“I love this example because it encompasses everything,” says Seattle Seahawks linebacker coach John Glenn as he pauses the film, training a red laser pointer on the frozen frame of safety Delano Hill. In the clip, the defensive back is about to deliver a technically sound, walloping hit to a bracing Minnesota Vikings ball-carrier.
It’s the day before ‘Camp’ officially starts: that time of year when the NFL roars back into life, with full-team preparations for the upcoming season. Glenn is sitting in his office at the Seahawks’ plush Renton facility, running through examples of tackle techniques and training drills, and how those translate into an on-field threat to attackers. He has already shown the rest of the Seahawks staff, but tomorrow he’ll begin showing the players.
He rolls the clip on, explaining: “He’s coming from outside-in. It’s his right shoulder, so you can see his right hip tracking. He’s in the perfect position, he’s lowering as the strike-zone lowers. We want to get his cleats in the grass, ‘cos there’s power when that near foot is in the grass, but apart from that everything else is perfect.
“We’ll preach a little bit more about having the head up and eyes through the thighs, but look at how great this picture is. It’s safety, too, for the ball-carrier.
“It’s the shoulder striking hard, head out of it, getting the feet out of the grass, and bringing him down.”
Sound somewhat familiar? To anyone who learnt to tackle for rugby, there should be a resonance in those words.
Almost seven years ago, the Seahawks began looking at rugby’s tackle technique, trying to figure out how to improve their hit efficiency whilst also looking to make the game safer for their players. Glenn is in his first season as the linebackers coach, but he is picking up a familiar torch. It is fitting that Glenn continually uses the word ‘preach’ when discussing techniques – the Seahawks’ crusade for rugby-style hitting was largely driven by former assistant coach Rocky Seto, who has since moved on from coaching to become a pastor.
After running through several clips, Glenn turns and says: “So you can see we use the rugby deal – we’re all into it. We are a leverage-based, shoulder-tackling team. To break that down, we’re never asking a guy to make a head-up tackle. You’re always choosing a side, and to make it even better you’re never making a solo tackle.”
Followers of Seattle have heard a lot of talk of ‘hawks’ and ‘compressions’. The hawk tackle is, as Glenn explains, the principle of getting your nearest foot and hip close to the ball-carrier, dropping your shoulder to a height so that you can “cross punch” into their “strike-zone” – an area between the neck and knee, but preferably the thigh – wrapping, and then driving for five steps if possible.
Compression for them is, simply, a double or even triple tackle, choking off any escape route for a ball-carrier.
Over seven seasons, the Seahawks secondary defence, monikered ‘The Legion of Boom’, put these principles to fierce use. With a spate of player departures and a new defensive coordinator in charge, some acknowledge the end of an era. Head coach Pete Carroll’s dedication to the tackling principles endures, though.
Whether out of necessity or through seeing better results, more and more football minds are eyeing rugby’s tackle.
SPREADING THE MESSAGE
On the other side of Lake Washington, at the University of Washington’s Huskies, defensive coordinator Jimmy Lake considers the impact of his college side using rugby tackling.
In 2013, while at Idaho’s Boise State University, he and his head coach Chris Petersen brought in a local rugby team to see how they tackled. Impressed, they tried to use some of what they saw. Then, when the pair arrived at the Huskies, they decided to dedicate a lot more study over a period of years to the techniques.
“Every coach from way back when, when I was playing, was taught ‘head across the bow’ which was literally across the ball-carrier,” Lake, a former safety, says. “That meant a lot of collisions to the head. Now we’ve completely flipped everything where we are a shoulder-tackling team and our head is completely out of it. All of which we credit to rugby.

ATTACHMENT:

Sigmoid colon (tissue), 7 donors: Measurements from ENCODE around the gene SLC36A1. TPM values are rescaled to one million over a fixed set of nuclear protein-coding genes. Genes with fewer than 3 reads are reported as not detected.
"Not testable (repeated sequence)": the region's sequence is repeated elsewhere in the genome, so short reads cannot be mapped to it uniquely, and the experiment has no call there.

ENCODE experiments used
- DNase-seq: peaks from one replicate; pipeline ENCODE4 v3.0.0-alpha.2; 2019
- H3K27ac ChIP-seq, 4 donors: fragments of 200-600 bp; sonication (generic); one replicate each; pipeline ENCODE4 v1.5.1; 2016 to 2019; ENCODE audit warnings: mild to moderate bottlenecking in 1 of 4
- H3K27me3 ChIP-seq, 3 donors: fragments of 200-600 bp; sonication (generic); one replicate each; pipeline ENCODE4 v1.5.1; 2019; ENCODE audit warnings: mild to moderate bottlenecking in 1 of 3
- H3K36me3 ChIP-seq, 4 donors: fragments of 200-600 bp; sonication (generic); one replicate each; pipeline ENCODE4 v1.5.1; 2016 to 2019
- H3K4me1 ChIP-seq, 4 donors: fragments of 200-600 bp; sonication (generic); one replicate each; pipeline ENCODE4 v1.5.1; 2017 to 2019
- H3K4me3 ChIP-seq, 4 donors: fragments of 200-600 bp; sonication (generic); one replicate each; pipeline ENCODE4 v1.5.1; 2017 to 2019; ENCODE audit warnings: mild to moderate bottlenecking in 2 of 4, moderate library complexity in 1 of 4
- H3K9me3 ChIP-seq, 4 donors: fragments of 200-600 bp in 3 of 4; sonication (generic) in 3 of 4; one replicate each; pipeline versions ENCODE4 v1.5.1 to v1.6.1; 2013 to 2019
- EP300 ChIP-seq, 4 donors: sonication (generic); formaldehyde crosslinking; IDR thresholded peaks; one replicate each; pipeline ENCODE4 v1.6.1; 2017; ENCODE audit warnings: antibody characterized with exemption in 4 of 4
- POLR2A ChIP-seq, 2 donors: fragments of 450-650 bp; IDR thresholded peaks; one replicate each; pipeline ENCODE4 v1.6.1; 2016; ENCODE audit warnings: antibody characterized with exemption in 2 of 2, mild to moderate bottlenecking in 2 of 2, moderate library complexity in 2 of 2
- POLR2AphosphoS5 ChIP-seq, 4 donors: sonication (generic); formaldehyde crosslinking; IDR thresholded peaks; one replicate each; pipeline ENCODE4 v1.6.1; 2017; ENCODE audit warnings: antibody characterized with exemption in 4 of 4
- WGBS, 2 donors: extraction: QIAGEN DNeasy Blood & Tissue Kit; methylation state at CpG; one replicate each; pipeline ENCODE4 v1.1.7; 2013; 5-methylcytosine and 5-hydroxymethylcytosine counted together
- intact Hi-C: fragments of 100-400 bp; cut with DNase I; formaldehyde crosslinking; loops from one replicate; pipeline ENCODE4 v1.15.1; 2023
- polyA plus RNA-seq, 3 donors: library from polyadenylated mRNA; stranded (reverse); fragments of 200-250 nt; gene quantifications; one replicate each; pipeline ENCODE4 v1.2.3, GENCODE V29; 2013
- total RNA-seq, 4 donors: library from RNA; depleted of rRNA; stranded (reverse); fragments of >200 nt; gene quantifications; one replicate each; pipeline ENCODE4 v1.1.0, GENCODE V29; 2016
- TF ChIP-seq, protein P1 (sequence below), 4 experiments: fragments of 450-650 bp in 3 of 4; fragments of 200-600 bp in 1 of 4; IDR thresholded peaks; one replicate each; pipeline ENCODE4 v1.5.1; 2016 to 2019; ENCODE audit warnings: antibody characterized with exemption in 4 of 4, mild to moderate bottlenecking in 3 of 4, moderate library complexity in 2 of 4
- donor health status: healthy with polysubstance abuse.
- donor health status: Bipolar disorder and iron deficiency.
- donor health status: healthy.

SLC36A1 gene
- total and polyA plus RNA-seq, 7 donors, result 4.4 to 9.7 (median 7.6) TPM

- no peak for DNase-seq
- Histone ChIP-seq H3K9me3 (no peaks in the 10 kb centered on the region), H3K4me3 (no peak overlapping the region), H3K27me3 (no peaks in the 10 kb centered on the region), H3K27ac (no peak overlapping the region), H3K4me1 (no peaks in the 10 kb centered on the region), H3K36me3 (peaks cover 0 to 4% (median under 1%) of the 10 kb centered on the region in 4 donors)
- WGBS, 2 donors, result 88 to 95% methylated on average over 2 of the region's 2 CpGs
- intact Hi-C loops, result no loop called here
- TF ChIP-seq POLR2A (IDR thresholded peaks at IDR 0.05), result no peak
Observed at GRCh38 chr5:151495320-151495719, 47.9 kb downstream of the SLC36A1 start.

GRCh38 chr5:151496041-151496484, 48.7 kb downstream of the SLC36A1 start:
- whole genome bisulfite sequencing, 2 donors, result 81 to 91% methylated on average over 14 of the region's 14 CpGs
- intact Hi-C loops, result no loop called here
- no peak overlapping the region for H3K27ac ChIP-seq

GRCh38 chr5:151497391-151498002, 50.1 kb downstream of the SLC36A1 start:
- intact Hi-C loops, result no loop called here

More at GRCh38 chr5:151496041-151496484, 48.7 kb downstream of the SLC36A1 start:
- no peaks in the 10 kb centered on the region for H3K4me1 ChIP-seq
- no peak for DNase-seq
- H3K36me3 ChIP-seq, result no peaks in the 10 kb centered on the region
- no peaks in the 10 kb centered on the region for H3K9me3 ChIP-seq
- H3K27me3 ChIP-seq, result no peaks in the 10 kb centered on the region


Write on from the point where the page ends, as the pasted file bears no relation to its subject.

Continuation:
“Technically, we feel we’re in a really good spot. Our concussion rate is the lowest we’ve ever had and it’s actually made our tackling more efficient. We’ve become a better tackling team and we don’t miss as many tackles.
“We were top five for defence the last three years in the whole NCAA (division). I believe last year we were fourth in the whole country. We give a lot of that credit to our tackling.”
As well as Lake above, Glenn at the Seahawks mention concussion rates and how he hopes changing tackling style has helped reduce injury risk. Concussion and its associated miseries have cast a dark shadow over football. Rugby cannot claim to have all the answers and concussion – and specifically the risk of head injury for tacklers – is the game’s biggest concern. However, for all rugby’s flaws, football teams identifying ways to begin making their game safer must be welcomed. And there’s more.
For the upcoming season the NFL have also brought in a ‘use of helmet’ foul, stating that: “It is a foul if a player lowers his head to initiate and make contact with his helmet against an opponent.” A player could be ejected from the game for such a foul – something we have already seen in warm-up matches.
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There will be teething problems, there always are as rule changes bed in. But this change is “wonderful for the sport” according to the Seahawks’ applied sports scientist Dean Riddle.
Expatriated Kiwi Riddle is part of a lucky band of scientists at the Seahawks, the team owned by Microsoft co-founder Paul Allen and based near tech-heavy Seattle. The team have developed “world-first” technologies, but are also hell-bent on scrutinising what they already have.
They brought in Atavus, the local, Waisale Serevi-backed start-up that uses ‘tacklytics’ and rugby technique to improve football’s offerings (as well as developing rugby’s). For the Seahawks they have created a rating system for each player’s tackling competency and effectiveness every game. According to Riddle, the data generated gives coaches and players an objective mechanism to evaluate defensive prowess.
There is a farther reaching aspect of what Atavus do, though, as Riddle explains: “Within high schools in Texas, there’s a certification, which every coach has to go through to coach Texas high school football. The syllabus they have to learn is delivered by Atavus and so they learn how to tackle properly.
“That’s going out to tens of thousands of coaches and that will help tens of thousands of kids. So you’ll get these kids coming through and going, ‘Oh yeah, we know the strike-zone’ and ‘I should look to get my head on the right side’. You as a rugby player would have learnt to do that naturally. Every Kiwi, male or female, knows how to make a tackle, what it looks like to make a passive tackle or a gain-line tackle or whether you are pushing them back beyond the gain-line.